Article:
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Aselstine Family Cellars: Stoney Peak White

When Matt and I first opened Uncorked Ventures, this was something we thought of doing. We wanted to have some wine made on our behalf.

Oh, we pictured it bigger and better of course.  We thought about walking the vineyards in Rutherford, picking some Napa grapes and then having superstar winemaker (insert name of the moment here, say Phillipe Melka these days) make the wine.

This wine came from a casual email that said, I hope things are going well-I’m going to have some extra juice because of some greater travel with my day job: want any of it?

Of course I did.

The winemaker in question I won’t name, after all this wine really doesn’t exist, but let’s just say that he focuses on Rhone varietals, has learned aside some of the very best, has been named among the most 150 people in the wine industry by the San Francisco Chronicle and well….I hope that’s enough to convince you.

I spent a couple trips up to Sonoma meeting him and tasting through some barrel samples, making choices and then arranging a bottling.

It was an interesting process.

I’ve seen a number of blending sessions and while the back of a wine bottle is really specific about what’s inside, I can say with certainly….the difference between a few percentage points shouldn’t even be discussed.

We started out by staring at 26 barrels of wine, some of which the winemaker would be keeping for his own project, so we had an opened ended project to find a wine that I liked.

When it comes to white Rhone grapes, Grenache Blanc is by far my favorite.  I know that the winemaker works with two vineyards that I was pretty familiar with.  First, Saralee’s Vineyard in the Russian River Valley and there are only 2 acres of Grenache Blanc left anywhere in the RRV-all as part of this wine.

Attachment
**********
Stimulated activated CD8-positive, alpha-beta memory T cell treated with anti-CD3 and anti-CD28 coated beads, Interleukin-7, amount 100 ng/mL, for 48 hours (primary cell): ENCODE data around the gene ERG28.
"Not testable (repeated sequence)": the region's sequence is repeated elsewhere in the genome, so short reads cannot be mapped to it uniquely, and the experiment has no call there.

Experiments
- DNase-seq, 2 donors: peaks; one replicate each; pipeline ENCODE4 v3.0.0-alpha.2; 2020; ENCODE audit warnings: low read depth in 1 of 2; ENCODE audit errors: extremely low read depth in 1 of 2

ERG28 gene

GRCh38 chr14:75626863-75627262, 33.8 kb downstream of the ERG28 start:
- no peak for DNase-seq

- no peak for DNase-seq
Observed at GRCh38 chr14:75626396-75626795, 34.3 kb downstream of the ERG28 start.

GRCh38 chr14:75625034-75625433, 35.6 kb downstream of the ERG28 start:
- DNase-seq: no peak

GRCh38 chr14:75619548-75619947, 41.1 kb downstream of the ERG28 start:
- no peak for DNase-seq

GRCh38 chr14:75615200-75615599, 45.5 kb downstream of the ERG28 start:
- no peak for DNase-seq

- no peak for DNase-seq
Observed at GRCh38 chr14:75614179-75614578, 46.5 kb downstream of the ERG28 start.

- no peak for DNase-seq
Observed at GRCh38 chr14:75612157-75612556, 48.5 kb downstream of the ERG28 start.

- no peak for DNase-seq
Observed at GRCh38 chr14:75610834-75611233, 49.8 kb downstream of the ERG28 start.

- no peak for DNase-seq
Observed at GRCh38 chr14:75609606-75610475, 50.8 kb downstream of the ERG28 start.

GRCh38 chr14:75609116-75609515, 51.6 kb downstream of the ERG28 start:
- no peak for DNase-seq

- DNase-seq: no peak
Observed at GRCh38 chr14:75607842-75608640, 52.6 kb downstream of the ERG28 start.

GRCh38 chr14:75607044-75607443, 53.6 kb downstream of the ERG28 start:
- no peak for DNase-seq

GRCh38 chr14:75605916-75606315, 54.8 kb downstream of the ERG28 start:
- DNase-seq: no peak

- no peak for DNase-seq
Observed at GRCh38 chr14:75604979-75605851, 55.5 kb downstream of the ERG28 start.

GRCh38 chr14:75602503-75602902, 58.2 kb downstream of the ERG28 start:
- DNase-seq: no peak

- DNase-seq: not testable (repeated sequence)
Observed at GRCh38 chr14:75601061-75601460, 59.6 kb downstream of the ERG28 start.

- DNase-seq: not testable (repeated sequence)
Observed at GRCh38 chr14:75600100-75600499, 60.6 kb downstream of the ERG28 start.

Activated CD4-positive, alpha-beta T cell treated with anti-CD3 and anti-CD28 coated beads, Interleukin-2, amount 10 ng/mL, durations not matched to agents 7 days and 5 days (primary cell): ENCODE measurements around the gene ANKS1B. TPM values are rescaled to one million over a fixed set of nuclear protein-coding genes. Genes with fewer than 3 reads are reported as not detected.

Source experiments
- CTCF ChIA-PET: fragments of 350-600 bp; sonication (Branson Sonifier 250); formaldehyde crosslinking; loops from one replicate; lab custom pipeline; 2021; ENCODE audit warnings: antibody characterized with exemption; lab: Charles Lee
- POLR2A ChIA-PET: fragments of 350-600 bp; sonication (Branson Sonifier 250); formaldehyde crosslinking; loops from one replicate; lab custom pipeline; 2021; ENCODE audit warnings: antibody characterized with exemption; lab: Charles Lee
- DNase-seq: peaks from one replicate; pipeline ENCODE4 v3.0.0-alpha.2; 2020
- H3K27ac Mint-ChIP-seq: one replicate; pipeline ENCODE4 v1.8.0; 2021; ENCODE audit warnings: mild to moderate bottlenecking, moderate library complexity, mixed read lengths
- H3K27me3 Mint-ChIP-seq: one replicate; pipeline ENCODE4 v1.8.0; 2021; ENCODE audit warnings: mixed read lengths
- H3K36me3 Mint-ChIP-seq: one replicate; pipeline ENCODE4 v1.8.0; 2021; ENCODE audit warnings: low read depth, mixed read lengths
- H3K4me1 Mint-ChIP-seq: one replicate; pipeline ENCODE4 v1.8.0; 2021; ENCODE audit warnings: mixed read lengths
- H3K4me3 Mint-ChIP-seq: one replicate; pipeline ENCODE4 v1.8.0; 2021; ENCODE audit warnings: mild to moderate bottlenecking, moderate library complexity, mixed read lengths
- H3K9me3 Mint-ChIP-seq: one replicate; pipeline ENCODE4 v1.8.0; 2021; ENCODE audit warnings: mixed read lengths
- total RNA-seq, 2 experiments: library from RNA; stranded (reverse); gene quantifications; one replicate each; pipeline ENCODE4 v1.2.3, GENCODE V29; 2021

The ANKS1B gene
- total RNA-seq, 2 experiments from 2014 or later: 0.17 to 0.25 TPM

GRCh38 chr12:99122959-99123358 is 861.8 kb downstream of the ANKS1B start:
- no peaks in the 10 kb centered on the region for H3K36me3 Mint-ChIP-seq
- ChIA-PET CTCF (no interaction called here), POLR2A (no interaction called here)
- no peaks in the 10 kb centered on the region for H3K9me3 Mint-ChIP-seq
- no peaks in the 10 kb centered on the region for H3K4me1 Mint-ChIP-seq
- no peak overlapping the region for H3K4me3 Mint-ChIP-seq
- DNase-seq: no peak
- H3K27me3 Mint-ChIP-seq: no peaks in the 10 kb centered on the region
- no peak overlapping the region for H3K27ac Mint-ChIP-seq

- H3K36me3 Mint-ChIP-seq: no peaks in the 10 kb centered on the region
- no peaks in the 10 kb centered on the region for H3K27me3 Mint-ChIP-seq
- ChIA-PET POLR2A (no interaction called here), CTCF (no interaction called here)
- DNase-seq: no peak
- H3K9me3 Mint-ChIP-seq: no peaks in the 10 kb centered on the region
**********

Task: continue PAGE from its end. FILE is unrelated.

I knew I’d want at least part of that juice if I went forward with the wine.

Secondly, the winemaker works with a vineyard down in Los Olivos, Saarloos and Sons.

Having gone to school at UCSB, I felt like there was something poetic about having a Santa Barbara part of the wine.

Here’s the issue though.  Saarloos and Sons charges about $20 for their Grenache Blanc and the Russian River Valley version goes for about $30.  Yet, to combine the two….I’d have to have a label that read simply: California.

That was a let down and quite frankly…..this was going to be a hell of a lot better than those faceless wines we all buy from time to time at the grocery store that are called California.

Sure, maybe it was a bit of ego slipping in.

In any case, as it turned out the Russian River harvest for 2014 was slightly larger than most imagined, so there was some extra juice.

Marsanne.

Roussane.

Viognier.

All available, but pricy.  Given the fruit prices in play, we were talking a $35 bottle of white wine.  As you might expect, there’s some barrier that most people won’t cross when it comes to white wine pricing.  We only offer a $20 version in our wine clubs (our cheapest club, the Explorations Wine Club is $40 for a red and a white).

Pretty much, my wife and I realized, we’d be looking at this wine for a while, so what the heck, let’s do it and go 100% Russian River Valley.